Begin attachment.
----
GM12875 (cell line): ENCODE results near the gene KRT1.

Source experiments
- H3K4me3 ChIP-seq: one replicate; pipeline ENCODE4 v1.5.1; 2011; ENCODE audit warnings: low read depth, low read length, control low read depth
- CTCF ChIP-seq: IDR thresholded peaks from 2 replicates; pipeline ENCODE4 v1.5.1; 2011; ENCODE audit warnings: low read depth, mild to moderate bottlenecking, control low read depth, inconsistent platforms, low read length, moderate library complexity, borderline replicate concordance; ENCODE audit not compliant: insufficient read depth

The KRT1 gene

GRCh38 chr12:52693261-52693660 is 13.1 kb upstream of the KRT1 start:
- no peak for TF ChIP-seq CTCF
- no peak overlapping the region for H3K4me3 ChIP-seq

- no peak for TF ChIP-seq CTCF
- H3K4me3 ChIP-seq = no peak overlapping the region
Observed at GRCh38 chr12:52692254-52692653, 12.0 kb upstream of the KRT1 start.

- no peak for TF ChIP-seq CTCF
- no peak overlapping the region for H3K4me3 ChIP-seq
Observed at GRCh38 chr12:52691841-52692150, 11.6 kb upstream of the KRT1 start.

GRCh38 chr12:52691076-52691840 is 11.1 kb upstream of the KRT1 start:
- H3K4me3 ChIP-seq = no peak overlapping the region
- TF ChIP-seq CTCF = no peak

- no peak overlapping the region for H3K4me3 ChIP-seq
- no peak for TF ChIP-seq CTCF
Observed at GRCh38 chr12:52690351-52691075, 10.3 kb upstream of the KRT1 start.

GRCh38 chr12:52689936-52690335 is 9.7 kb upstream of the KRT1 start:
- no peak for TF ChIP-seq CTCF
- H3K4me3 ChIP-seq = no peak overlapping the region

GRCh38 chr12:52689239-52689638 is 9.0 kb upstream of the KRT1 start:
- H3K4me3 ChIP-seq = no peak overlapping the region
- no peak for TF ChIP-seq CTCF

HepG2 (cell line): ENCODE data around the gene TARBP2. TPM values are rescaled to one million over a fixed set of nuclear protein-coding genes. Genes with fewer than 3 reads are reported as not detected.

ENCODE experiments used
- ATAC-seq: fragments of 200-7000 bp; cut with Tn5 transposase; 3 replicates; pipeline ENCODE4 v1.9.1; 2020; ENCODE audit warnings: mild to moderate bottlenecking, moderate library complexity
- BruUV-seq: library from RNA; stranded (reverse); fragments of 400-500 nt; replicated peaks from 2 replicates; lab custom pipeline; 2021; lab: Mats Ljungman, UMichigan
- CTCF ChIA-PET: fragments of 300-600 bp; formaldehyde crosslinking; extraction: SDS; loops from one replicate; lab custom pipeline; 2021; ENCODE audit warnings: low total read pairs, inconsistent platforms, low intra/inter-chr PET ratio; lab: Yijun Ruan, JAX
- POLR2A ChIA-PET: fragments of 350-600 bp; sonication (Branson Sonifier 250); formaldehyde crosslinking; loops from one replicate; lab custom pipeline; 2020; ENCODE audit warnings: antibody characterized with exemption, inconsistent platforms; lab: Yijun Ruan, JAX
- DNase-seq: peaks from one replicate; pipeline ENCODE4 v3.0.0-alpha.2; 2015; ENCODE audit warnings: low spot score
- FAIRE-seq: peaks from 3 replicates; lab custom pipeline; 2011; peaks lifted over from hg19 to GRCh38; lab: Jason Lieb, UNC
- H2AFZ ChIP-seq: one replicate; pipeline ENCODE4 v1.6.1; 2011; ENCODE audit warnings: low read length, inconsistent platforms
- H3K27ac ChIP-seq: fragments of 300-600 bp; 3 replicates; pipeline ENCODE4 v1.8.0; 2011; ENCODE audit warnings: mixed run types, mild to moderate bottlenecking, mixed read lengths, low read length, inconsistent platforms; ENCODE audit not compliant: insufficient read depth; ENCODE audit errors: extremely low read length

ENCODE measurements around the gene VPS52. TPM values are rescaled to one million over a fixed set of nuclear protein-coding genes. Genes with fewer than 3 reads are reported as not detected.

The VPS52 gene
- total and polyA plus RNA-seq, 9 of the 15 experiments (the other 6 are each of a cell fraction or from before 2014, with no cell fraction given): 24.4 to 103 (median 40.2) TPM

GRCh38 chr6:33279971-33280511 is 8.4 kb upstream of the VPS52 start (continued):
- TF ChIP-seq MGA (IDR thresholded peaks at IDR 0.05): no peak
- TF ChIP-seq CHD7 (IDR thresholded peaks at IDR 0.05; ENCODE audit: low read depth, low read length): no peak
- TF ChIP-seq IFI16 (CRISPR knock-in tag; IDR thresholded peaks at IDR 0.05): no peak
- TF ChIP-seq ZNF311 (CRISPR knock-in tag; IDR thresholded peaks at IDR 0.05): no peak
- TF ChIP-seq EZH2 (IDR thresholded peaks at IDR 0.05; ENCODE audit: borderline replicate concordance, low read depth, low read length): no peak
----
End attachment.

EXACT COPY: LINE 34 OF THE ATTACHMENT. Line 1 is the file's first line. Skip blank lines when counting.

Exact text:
- FAIRE-seq: peaks from 3 replicates; lab custom pipeline; 2011; peaks lifted over from hg19 to GRCh38; lab: Jason Lieb, UNC